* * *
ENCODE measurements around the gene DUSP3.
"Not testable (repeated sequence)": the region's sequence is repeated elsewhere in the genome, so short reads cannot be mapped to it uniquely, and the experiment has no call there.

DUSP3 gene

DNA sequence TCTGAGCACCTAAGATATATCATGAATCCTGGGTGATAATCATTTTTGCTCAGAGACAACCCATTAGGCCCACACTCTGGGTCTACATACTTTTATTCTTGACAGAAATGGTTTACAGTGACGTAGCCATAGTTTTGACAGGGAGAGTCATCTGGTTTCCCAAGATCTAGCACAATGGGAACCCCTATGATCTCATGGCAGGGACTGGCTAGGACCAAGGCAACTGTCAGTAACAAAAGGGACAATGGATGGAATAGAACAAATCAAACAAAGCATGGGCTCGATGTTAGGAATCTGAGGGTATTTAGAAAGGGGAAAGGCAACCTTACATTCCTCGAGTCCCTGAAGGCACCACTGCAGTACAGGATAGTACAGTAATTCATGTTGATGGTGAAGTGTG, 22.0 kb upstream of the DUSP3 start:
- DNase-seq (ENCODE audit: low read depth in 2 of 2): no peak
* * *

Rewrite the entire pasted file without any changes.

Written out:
ENCODE measurements around the gene DUSP3.
"Not testable (repeated sequence)": the region's sequence is repeated elsewhere in the genome, so short reads cannot be mapped to it uniquely, and the experiment has no call there.

DUSP3 gene

DNA sequence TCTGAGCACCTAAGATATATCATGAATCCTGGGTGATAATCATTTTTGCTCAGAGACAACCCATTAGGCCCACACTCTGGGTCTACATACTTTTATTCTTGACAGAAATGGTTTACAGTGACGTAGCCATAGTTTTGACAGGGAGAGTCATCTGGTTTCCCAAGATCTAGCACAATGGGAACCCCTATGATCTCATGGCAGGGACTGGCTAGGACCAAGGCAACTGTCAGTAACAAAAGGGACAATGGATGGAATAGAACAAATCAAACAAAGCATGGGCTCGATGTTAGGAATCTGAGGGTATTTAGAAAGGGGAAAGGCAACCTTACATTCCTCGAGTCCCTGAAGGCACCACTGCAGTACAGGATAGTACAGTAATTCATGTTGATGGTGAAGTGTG, 22.0 kb upstream of the DUSP3 start:
- DNase-seq (ENCODE audit: low read depth in 2 of 2): no peak